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The Baked Ratatouille That Turned a Witch Into a Vegetarian

by 
Elise Seyfried
July 14, 2022

During the 40 years we’ve produced the Rehoboth Summer Children’s Theatre in Rehoboth Beach, Delaware, my husband Steve and I have never hesitated to amend certain aspects of the classic stories we adapt for the stage. The stepsisters in our “Cinderella” did not gruesomely lob off their toes to fit in the glass slipper, as the story was originally written. Our “Peter Pan” managed to enthrall without offensive references to Tiger Lily and her tribe as “savages.”  And while the Wicked Witch of the East does get flattened by Dorothy’s house, in our “Wizard of Oz,” the flattening is merely alluded to, and never depicted. We just feel that modern life is enough of a horror show without our adding to small folks’ nightmares. We’d much rather their shrieks be shrieks of laughter, not fear.

So when Steve began writing his funny re-imagining of the rather disturbing Grimm’s fairy tale “Hansel and Gretel,” he decided that the evil witch would not, in fact, be cooking and devouring kids. Instead, Hansel’s clever sister Gretel would tempt the hungry hag with a series of vegetable delights. Operation Vegetable would be a big success. The witch would lose interest in eating humans, become a vegetarian and open the Gingerbread Café — a happy and delicious ending!

Plot determined, there was another question: which veggie dishes to feature?

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We didn’t want to push our luck with Brussels sprouts and pickled beets. Would Pizza Primavera sound good, we wondered? And gazpacho? Sure! But also, how about that delectable eggplant, pepper, tomato and squash dish that we Seyfrieds love, and that kids everywhere at least recognize from a certain animated film? Thanks to Disney-Pixar, every 6-year-old I know knows that the lovable little rat chef Remy makes one incredible ratatouille. So ratatouille made our theatrical menu. The witch marvels at its magical flavors, as she rapidly loses her taste for roast boy, and our young audiences cheer. 

Now, I can’t honestly report that our small patrons leave the theatre on summer evenings clamoring for garlic and onions. They are undoubtedly headed to the boardwalk for ice cream instead, and who can blame them? But deep down we hope that our fun little plug for veggie dining is sinking in, and that over time our children’s theatre-goers will come to savor truly nutritious and delicious food.

I was fascinated to learn that the version Remy whips up in the movie is actually baked, not stewed, which is sometimes referred to as Confit Byaldi. Whatever you call it, though, it’s an unbeatable main dish, or a wonderful side with roast chicken or fish.

Enjoy this enchanting recipe, sure to tempt the tastebuds of your favorite little characters.

Baked Ratatouille

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Serves 4-6 as a side

Ingredients

2 tbsp olive oil

3 tbsp melted butter

2 medium onions, small-to-medium dice

4 cloves garlic, minced

1 tbsp Herbes de Provence

2 red bell peppers, small-to-medium dice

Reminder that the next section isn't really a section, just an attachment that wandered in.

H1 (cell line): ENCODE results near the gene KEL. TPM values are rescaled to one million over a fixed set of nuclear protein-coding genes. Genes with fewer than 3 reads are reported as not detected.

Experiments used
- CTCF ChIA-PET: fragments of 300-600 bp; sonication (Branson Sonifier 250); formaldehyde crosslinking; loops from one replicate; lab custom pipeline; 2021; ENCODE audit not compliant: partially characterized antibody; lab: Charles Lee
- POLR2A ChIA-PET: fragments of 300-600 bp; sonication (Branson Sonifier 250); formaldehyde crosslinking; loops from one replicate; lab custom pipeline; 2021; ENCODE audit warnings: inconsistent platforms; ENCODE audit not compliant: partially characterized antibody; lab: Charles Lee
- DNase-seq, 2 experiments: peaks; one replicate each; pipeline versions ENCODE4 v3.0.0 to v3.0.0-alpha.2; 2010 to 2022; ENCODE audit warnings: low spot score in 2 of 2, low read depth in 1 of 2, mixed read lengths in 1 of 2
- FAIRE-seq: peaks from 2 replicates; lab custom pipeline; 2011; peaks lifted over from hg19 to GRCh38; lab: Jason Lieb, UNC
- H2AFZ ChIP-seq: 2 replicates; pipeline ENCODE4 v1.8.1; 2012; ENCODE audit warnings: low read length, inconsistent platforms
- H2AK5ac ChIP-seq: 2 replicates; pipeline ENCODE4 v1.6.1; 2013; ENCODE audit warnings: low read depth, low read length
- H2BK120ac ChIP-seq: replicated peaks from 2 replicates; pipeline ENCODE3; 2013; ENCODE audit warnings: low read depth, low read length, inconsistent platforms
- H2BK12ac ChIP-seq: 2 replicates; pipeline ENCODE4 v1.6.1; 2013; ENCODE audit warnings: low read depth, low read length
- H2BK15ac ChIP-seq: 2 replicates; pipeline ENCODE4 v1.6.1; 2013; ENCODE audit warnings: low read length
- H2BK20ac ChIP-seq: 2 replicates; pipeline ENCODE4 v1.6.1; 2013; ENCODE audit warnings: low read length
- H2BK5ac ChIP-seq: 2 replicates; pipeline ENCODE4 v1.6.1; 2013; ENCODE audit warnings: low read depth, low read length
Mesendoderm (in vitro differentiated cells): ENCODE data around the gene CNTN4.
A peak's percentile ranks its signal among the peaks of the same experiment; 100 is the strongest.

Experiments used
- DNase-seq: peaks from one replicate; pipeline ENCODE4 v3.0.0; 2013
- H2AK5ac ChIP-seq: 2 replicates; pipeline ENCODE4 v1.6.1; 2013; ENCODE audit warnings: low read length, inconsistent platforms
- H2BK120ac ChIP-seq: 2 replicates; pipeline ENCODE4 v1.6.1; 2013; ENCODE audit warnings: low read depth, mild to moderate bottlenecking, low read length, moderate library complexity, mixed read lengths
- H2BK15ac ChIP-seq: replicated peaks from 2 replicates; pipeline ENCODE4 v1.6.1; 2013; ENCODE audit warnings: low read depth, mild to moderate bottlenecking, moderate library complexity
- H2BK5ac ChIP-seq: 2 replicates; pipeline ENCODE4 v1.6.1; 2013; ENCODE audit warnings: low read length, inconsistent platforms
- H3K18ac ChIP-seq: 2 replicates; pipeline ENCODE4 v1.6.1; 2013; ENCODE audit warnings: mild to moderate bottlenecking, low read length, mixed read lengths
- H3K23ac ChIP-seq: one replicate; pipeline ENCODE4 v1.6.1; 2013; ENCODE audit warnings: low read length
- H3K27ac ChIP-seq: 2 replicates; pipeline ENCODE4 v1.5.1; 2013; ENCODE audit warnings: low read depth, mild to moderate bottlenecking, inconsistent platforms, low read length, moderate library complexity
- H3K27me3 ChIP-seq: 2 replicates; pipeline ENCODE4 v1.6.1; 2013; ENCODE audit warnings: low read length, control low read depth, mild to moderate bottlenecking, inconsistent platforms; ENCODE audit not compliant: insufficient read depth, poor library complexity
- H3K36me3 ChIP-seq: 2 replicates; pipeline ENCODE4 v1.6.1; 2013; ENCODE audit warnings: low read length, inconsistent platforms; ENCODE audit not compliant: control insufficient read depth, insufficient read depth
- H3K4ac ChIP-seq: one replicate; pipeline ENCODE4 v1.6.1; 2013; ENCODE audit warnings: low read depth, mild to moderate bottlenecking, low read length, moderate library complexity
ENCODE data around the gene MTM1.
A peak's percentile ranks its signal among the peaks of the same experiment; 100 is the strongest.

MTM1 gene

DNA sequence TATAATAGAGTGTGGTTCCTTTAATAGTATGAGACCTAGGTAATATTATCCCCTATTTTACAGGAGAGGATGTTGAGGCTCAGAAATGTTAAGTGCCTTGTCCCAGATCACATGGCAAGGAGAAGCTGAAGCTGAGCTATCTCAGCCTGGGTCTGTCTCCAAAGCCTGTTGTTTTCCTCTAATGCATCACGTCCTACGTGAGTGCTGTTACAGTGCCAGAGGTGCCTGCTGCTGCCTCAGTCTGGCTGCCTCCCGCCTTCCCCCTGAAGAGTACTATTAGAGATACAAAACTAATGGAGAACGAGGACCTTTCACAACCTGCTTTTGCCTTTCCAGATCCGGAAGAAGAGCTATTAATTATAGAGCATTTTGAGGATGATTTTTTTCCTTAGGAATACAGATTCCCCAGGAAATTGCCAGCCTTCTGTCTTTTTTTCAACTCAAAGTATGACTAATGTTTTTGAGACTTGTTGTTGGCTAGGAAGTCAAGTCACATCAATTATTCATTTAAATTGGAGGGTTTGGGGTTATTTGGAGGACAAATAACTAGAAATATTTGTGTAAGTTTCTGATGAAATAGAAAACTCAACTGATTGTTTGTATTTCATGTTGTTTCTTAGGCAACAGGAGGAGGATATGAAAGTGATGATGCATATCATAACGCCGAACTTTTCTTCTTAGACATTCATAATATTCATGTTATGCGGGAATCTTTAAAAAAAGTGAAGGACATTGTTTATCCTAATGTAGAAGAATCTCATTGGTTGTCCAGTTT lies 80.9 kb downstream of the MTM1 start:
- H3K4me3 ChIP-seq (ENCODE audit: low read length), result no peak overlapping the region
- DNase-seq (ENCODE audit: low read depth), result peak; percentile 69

1 28 oz can crushed tomatoes

1 tbsp balsamic vinegar

Salt and pepper to taste

6 Roma tomatoes

4 medium zucchinis

4 medium yellow squashes

4 small eggplants(Note: Try to get produce that is as uniform in diameter as possible. That will make arranging the vegetables in a pattern far easier, and prettier!)

 | 
 | 
Serves 4-6 as a side

Ingredients

2 tbsp olive oil

3 tbsp melted butter

2 medium onions, small-to-medium dice

4 cloves garlic, minced

1 tbsp Herbes de Provence

2 red bell peppers, small-to-medium dice

1 28 oz can crushed tomatoes

1 tbsp balsamic vinegar

Salt and pepper to taste

6 Roma tomatoes

4 medium zucchinis

4 medium yellow squashes

4 small eggplants(Note: Try to get produce that is as uniform in diameter as possible. That will make arranging the vegetables in a pattern far easier, and prettier!)

Ingredients

2 tbsp olive oil

3 tbsp melted butter

2 medium onions, small-to-medium dice

4 cloves garlic, minced

1 tbsp Herbes de Provence

2 red bell peppers, small-to-medium dice

1 28 oz can crushed tomatoes

1 tbsp balsamic vinegar

Salt and pepper to taste

6 Roma tomatoes

4 medium zucchinis

4 medium yellow squashes

4 small eggplants(Note: Try to get produce that is as uniform in diameter as possible. That will make arranging the vegetables in a pattern far easier, and prettier!)

Directions

1. Heat the oil in large skillet over medium heat, add the onions and cook until soft and translucent.

2. Add the garlic, Herbes de Provence and bell peppers and cook for 5-7 minutes, until softened.

3. Add the crushed tomatoes, stir and cook the sauce for about 10-15 minutes over low/medium heat.  Add the balsamic vinegar.

4. Cut the zucchini, squash, tomatoes, and eggplant into thin slices (use a mandoline or sharp knife).

5. Preheat the oven to 275°F

6. Spoon the sauce into a large rectangular casserole dish. Layer the vegetables in the baking dish in a pattern (see photos for inspiration) until the baking dish is filled. Sprinkle on salt and pepper, and drizzle the veggies with the butter.

7. Cover tightly with foil and bake for 1.5-2 hours until bubbling. Remove the foil and bake for another 30 minutes to let the vegetables roast and benefit from a reduction of water and concentration of flavors. Then, drizzle with the butter and broil for 5-10 until the edges of the vegetables begin to crisp and brown. Bake for 45 minutes (uncovered) until the sauce is bubbly and the vegetables are tender.

8. Let the casserole rest for about 10 minutes before serving.

About the Author

Elise Seyfried

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